Second try: Moses reminded the Lord of His eternal Covenant with the patriarchs Abraham, Isaac and Jacob.

After seeing the golden calf, Moses broke the two tablets of the 10 commandments and then the golden idol was burn. He said: “Whoever is for the LORD, come to me!“ (32:26; which, by the way, is an election slogan for the ultra-Orthodox Shas party today). Following that, 3,000 people were killed in punishment.

After the punishment, Moses approached God for the third time to intercede for forgiveness on behalf of his people. Moses was ready to lay down his life for the sake of his people: “But now, if You will, forgive their sin–and if not, please blot me out from Your book which You have written!“ (32:32; also the first hint that there is a Book of Life in heaven)

So God sent “His angel” who walked with the people (verse 34).

Moses wanted to see more of God: „I pray You, show me Your glory!
But not all the Lord has shown Moses, saying: “I will be gracious to whom I will be gracious, and will show compassion on whom I will show compassion.“
“you shall see My back, but My face shall not be seen“ (verse 23).

Then the LORD passed in front of him and proclaimed, „The LORD, the LORD God, compassionate and gracious, slow to anger, and abounding in lovingkindness and truth…” (34:6)

Moses fell on the ground to ask forgiveness for his people: “If now I have found favor in Your sight, O Lord, I pray, let the Lord go along in our midst, even though the people are so obstinate, and pardon our iniquity and our sin, and take us as Your own possession.“
God renewed His covenant: “Behold, I am going to make a covenant before all your people I will perform miracles which have not been produced in all the earth nor among any of the nations…” (34:10)

And so it is until today! God has performed many miracles for His people before the eyes of all nations – just look at the rebirth of the State of Israel and the return of His people to their land after almost 2000 years!

Shabbat Shalom

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Shabbat Lech Lecha Reading and Commentary

Genesis 12:1–17:27; Isaiah 40:27–41:16

Commentary by Michael Schneider,
israel today, Jerusalem:

This week’s Torah portion introduces Abraham, the first patriarch. It is here the Lord called him to “Go forth… to the Land which I will show you!” It tells us this was a step of faith that even believers find difficult to take. He risks everything.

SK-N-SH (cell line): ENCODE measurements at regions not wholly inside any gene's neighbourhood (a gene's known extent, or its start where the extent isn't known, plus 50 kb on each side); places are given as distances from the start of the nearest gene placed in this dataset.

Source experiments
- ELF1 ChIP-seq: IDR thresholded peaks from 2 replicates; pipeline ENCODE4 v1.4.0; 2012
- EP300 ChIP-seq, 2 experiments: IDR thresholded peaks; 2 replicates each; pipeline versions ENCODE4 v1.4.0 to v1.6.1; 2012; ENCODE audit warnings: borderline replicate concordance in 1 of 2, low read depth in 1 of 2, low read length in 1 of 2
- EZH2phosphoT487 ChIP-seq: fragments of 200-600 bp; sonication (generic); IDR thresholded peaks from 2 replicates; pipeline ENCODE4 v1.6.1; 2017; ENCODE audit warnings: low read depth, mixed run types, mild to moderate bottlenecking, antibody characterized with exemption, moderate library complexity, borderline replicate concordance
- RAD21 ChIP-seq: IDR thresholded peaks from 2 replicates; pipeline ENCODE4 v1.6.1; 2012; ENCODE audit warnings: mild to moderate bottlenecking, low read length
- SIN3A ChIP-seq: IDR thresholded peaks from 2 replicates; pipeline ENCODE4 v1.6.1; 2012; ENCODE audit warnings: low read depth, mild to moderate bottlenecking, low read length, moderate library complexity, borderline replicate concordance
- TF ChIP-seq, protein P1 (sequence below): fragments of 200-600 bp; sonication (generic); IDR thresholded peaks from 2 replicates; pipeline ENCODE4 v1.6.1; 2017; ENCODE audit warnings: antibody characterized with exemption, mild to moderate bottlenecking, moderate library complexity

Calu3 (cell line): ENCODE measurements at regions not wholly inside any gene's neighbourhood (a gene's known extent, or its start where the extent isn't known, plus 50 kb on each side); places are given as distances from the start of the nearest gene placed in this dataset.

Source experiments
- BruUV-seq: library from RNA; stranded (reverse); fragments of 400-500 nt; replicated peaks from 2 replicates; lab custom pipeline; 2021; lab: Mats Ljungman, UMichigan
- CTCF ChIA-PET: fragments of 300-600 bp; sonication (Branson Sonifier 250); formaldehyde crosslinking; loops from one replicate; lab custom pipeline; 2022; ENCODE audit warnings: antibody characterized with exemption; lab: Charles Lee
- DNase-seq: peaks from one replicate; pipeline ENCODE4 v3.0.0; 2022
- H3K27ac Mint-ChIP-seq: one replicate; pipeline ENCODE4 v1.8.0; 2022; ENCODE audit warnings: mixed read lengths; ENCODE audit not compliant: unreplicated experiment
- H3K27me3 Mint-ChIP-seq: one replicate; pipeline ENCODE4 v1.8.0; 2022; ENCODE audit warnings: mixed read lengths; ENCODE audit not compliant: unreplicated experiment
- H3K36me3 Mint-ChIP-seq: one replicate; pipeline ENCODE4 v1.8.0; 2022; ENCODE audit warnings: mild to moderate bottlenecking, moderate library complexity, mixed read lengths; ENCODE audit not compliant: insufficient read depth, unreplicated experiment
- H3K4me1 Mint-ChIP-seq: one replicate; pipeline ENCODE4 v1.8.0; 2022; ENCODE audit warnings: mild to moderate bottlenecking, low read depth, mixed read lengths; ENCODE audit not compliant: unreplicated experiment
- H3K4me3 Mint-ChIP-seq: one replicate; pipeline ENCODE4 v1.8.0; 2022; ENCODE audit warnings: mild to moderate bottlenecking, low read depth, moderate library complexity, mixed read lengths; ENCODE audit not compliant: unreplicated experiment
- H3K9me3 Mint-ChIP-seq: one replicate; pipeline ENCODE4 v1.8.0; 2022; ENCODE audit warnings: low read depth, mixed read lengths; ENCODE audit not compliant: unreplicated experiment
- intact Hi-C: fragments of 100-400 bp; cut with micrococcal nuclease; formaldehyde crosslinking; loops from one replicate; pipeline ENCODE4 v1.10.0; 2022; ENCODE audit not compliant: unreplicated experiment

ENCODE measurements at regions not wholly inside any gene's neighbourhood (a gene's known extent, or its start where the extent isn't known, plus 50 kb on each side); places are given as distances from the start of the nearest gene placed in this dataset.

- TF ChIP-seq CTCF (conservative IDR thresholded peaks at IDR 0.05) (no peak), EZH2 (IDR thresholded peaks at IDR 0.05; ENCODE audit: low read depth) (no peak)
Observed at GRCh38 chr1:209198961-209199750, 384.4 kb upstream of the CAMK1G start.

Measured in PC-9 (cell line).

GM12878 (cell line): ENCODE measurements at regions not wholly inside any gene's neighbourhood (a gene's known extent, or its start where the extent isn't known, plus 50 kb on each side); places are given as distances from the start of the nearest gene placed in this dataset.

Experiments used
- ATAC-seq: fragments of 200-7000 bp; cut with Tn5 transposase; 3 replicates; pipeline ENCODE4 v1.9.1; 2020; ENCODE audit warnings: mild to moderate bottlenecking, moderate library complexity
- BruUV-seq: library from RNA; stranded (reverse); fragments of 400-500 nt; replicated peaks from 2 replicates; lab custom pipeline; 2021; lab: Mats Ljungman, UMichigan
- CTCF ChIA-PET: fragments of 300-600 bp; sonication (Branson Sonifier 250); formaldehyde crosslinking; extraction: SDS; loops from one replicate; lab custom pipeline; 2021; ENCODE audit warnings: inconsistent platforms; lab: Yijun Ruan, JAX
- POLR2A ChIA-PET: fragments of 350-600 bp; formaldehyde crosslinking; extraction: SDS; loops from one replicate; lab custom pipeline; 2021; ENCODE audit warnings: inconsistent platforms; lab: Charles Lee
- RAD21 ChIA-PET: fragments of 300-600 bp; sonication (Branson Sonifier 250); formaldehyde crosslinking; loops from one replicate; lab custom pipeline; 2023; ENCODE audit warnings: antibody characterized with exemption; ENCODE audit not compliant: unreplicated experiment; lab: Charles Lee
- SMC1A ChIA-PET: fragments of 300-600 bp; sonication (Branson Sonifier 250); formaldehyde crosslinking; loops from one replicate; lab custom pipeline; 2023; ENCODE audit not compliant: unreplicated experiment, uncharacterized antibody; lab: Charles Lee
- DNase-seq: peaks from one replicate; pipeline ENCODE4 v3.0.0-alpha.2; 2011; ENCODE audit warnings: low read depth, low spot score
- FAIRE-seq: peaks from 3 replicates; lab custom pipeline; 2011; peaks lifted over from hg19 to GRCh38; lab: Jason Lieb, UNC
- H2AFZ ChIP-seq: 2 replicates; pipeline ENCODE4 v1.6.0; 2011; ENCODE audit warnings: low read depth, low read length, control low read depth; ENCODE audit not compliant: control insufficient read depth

Abraham, then called Abram, was obedient. Unlike believers today who want first a clear road map of where God is leading them, Abram picked up, left his home and followed God’s leading.

Abram’s life was one of constant tests of faith, beginning with the three-step call to leave his homeland (leave your country, your people and your father’s household), and ending with another three-step call in chapter 22 to sacrifice his son (Take your son, your only son, …whom you love). It shows full submission! God required of Abram the things he cherished most and he also wants those things we are holding onto most. Through our faith in Him, He intervenes and does His mighty work.

God’s Blessing over Abraham followed: “And I will make you a great nation, and I will bless you, and make your name great; and so you shall be a blessing.” What a powerfull blessing! The Lord continued: “And I will bless those who bless you, and the one who curses you I will curse” (12:3; Numbers 24:9 indicates these passages speak about Israel). Take this as good advice.

Abram left Ur (in present-day Iraq), the city of Nimrod, the adversary of God who elevated himself after the flood. A symbol of rebellion against God – out of this, God is calling us too today!

You are never too old to be targeted by God’s callings. God renews the strength to those who “Wait upon the Lord” (Isaiah 40:29-31). So, at age 75, Abram left his homeland and became the first “wandering Jew.”